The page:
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date: 28 June 2022

West African Iron Production in Its Cultural Contextlocked

West African Iron Production in Its Cultural Contextlocked

  • Philip de BarrosPhilip de BarrosPalomar College


This is an advance summary of a forthcoming article in the Oxford Research Encyclopedia of Anthropology. Please check back later for the full article.

One of the major debates in African Iron Age research has focused on the origins of iron production (what, where, when, and how), including evolving technological strategies from bellows-driven to natural draft furnaces and associated production levels, and whether ironworking technology in sub-Saharan Africa was borrowed or had independent origins. While the debate continues, research has revealed a stunning diversity of furnace construction, the use of natural draft furnaces since perhaps as early as the first millennium B.C.E, clear evidence of ore selectivity, and improved technological processes via trial and error.

The importance of West (and sub-Saharan) African iron production can best be understood within its various cultural contexts, rather than from a strictly Western technological perspective. What were the various impacts of iron production and technology on West African societies? These include demographics (population growth, settlement system dynamics, and sedentism); economics (increased food production, wealth accumulation (especially in cattle) and trade; environmental (deforestation, mining, and watersheds); social ramifications (changes in the social organization of production, including specialization; changes in social status, including castes) and in the rise of social hierarchies or heterarchies; political organization (links to political power and the rise of political centralization ); and, finally, its links to magic, religion, and societal ontologies (including birth, life or existence, sexuality and renewal, other liminal experiences, truth, and death), especially the tightly woven nexus of technology and ritual in smelting and to a lesser degree in smithing.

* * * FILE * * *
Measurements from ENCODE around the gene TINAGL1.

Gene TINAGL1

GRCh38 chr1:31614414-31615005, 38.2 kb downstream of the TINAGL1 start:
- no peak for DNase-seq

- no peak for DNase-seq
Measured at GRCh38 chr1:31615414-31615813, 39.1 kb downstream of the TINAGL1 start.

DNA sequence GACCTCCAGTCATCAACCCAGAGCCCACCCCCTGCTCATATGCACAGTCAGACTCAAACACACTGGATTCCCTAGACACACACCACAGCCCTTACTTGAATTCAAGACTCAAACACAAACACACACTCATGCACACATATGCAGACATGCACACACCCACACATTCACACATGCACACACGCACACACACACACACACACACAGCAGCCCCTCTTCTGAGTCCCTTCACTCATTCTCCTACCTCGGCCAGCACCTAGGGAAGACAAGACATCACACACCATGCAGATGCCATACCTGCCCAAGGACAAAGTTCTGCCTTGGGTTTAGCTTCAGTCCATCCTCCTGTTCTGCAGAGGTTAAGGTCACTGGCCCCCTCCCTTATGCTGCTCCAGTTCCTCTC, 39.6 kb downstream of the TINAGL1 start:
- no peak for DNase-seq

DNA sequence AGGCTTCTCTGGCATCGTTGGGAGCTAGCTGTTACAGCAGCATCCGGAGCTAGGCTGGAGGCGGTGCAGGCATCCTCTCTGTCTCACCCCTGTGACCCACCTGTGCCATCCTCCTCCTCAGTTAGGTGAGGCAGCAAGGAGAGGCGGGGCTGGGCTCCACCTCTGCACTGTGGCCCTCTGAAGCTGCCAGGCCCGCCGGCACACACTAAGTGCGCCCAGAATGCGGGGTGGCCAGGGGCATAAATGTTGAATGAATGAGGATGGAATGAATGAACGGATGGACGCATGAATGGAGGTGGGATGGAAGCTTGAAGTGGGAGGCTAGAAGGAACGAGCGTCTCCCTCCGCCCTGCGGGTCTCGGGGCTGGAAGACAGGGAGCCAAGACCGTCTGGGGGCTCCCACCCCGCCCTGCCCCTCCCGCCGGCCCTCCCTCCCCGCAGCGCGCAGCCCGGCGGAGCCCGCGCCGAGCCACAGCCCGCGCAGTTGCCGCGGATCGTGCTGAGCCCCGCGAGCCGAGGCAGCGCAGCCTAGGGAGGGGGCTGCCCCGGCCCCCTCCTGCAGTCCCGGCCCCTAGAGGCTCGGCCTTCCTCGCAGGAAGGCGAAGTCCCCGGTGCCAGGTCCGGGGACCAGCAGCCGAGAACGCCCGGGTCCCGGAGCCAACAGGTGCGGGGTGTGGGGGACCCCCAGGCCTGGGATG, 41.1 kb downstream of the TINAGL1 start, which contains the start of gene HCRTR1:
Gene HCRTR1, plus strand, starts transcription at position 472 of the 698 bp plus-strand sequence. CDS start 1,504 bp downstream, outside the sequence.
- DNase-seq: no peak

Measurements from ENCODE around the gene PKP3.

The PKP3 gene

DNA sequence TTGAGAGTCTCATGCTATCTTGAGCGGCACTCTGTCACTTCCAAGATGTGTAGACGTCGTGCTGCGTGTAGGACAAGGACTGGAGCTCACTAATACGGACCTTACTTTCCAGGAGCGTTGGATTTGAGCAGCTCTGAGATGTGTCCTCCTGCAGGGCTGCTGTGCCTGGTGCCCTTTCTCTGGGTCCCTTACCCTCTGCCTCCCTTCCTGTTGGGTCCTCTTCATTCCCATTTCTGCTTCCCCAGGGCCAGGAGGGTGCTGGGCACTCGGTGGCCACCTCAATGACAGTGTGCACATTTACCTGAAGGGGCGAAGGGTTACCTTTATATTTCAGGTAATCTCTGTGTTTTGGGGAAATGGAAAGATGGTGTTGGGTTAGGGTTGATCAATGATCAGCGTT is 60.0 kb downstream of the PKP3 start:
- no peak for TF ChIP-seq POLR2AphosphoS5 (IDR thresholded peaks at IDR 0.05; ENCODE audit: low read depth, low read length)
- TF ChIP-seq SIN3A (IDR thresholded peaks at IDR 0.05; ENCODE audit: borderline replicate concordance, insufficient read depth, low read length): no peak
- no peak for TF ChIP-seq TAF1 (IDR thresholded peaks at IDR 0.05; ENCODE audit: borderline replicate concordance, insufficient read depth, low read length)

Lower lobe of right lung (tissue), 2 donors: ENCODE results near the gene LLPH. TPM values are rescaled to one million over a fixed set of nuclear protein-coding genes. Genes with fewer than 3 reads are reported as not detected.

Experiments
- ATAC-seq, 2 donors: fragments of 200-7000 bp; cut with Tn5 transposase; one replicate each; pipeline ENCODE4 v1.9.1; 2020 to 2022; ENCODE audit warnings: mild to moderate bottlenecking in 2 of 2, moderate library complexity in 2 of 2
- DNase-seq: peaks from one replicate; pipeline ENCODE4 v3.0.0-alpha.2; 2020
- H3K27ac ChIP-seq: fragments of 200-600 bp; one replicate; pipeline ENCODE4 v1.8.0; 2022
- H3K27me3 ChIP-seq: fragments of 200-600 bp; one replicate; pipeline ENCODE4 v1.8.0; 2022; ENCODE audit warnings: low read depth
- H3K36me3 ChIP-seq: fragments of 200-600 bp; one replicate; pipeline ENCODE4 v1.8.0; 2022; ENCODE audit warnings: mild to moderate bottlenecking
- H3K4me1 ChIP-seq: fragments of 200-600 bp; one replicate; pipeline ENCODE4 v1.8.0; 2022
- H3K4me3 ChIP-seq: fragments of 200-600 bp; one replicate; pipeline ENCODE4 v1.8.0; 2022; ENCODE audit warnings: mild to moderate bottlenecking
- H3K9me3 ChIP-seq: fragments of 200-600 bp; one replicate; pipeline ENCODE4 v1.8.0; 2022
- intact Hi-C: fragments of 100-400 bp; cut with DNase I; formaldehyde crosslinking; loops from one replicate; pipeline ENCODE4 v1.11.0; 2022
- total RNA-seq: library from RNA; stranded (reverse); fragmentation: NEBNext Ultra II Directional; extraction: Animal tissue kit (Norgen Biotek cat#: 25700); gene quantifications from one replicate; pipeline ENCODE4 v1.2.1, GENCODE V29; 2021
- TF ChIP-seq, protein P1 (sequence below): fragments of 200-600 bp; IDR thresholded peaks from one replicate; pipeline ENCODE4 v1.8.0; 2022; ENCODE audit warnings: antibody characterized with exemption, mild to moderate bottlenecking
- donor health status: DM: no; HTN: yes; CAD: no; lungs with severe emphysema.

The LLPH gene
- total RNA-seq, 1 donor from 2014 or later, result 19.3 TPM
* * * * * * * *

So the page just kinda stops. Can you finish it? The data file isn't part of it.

In terms of theoretical issues and associated research goals, how were the materials and processes of ironworking integrated into societal belief systems, and to what extent were these systems reinforced, modified, or expanded as a result of the rise of ironworking technology? How does this process in the context of different cultural beliefs and practices lead to different technological styles? How does the colonial and postcolonial history of Africa impact what researchers decide to study and how they interpret results? How did the rise of ironworking affect material culture beyond ironworking technology itself? For example, there appears to be a correlation with the rise of ironworking technology and changes in ceramic vessel forms and associated decorative motifs.

In terms of methods, what practically oriented strategies for resolving specific research questions are currently available? They include intensive regional sample surveys; extensive surveys linked to opportunistic sampling and a focus on local oral traditions; ethnoarchaeological approaches combining oral traditions and selective excavations to yield information on ceramics and chronology, smelting and smithing technologies, iron-production levels, dietary information and mortuary practices, all with the goal of understanding African cultural matrices of which ironworking became an integral part. The study of the trade in smelted iron and iron tools requires a multidisciplinary study of historical and colonial archives, oral traditions, and the identification of the chemical signatures of various ore sources that can be tied to iron ore and tools over local and regional spaces. In addition, the study of ironworking technologies requires funding and access to expensive recording and investigative technologies, which limits its accessibility and often requires the development of joint research programs.


  • Archaeology